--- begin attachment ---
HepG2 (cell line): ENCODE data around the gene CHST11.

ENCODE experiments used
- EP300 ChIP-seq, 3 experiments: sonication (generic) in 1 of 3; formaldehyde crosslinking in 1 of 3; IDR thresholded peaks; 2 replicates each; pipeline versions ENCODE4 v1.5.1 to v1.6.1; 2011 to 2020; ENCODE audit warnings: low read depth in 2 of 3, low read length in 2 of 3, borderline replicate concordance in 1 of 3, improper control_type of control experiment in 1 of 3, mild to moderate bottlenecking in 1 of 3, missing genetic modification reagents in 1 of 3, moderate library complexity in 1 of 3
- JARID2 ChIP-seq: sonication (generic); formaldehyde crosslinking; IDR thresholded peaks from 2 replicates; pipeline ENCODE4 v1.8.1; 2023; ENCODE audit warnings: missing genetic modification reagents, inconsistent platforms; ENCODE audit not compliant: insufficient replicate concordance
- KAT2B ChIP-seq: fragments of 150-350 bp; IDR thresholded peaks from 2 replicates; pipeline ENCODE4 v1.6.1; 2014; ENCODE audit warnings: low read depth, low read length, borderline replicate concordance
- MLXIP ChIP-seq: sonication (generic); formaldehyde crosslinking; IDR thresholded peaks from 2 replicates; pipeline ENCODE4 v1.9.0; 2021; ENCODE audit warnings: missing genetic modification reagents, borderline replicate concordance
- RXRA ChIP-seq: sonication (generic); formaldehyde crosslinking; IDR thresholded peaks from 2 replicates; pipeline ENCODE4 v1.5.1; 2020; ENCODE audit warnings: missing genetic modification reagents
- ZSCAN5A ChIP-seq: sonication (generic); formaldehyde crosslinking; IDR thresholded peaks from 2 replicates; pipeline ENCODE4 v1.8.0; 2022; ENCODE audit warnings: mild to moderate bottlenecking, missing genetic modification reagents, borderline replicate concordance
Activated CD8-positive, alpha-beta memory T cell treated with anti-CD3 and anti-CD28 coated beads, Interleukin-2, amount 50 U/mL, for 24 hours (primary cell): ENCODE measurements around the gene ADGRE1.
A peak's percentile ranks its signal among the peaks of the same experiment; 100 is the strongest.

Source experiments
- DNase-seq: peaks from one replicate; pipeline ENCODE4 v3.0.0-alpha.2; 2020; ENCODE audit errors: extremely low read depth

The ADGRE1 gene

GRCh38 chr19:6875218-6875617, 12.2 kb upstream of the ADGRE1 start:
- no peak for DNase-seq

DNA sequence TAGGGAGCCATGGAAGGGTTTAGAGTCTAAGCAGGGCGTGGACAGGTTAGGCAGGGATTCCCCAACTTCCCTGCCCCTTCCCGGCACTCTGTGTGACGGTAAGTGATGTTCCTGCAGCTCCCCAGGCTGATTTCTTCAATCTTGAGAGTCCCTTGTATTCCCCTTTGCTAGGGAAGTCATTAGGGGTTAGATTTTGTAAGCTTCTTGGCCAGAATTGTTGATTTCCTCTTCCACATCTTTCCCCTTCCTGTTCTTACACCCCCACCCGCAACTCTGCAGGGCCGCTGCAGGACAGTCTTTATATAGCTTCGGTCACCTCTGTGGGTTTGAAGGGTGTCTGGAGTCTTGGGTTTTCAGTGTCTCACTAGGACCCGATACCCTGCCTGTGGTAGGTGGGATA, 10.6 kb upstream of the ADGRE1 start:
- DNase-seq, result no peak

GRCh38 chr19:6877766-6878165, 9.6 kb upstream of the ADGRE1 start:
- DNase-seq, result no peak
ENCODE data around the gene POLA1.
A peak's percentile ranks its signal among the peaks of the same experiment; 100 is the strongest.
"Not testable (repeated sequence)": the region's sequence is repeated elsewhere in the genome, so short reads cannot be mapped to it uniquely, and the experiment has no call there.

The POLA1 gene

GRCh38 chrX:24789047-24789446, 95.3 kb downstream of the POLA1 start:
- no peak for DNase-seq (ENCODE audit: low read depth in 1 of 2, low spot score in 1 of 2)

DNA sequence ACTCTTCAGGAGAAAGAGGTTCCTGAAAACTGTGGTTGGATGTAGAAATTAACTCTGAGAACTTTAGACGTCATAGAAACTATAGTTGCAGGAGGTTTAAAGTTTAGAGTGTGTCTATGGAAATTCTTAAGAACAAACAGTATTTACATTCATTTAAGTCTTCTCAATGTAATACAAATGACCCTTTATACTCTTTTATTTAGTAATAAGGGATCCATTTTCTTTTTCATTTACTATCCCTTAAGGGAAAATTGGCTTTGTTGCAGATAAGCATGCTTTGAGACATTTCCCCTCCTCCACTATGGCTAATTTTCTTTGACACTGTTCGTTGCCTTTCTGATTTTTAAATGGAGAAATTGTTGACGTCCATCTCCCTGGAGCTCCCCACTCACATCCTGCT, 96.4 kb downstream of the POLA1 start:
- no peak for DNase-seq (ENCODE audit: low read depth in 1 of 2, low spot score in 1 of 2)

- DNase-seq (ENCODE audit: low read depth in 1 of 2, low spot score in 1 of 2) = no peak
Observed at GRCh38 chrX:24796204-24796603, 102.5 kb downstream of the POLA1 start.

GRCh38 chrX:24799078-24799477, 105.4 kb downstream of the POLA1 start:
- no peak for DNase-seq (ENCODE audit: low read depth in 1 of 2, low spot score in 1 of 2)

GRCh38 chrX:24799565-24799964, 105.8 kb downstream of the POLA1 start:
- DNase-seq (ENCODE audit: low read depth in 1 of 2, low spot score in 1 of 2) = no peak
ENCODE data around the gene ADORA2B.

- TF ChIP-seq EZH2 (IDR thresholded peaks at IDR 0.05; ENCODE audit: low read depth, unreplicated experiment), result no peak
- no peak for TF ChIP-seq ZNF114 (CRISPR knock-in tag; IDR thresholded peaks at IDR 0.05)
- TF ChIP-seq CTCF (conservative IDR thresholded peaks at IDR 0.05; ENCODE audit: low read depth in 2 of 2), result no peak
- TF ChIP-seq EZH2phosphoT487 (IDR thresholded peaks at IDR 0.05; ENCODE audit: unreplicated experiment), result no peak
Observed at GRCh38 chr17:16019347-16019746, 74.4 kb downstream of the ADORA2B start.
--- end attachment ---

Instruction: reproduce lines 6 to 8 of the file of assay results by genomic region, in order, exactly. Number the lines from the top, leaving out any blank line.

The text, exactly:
- MLXIP ChIP-seq: sonication (generic); formaldehyde crosslinking; IDR thresholded peaks from 2 replicates; pipeline ENCODE4 v1.9.0; 2021; ENCODE audit warnings: missing genetic modification reagents, borderline replicate concordance
- RXRA ChIP-seq: sonication (generic); formaldehyde crosslinking; IDR thresholded peaks from 2 replicates; pipeline ENCODE4 v1.5.1; 2020; ENCODE audit warnings: missing genetic modification reagents
- ZSCAN5A ChIP-seq: sonication (generic); formaldehyde crosslinking; IDR thresholded peaks from 2 replicates; pipeline ENCODE4 v1.8.0; 2022; ENCODE audit warnings: mild to moderate bottlenecking, missing genetic modification reagents, borderline replicate concordance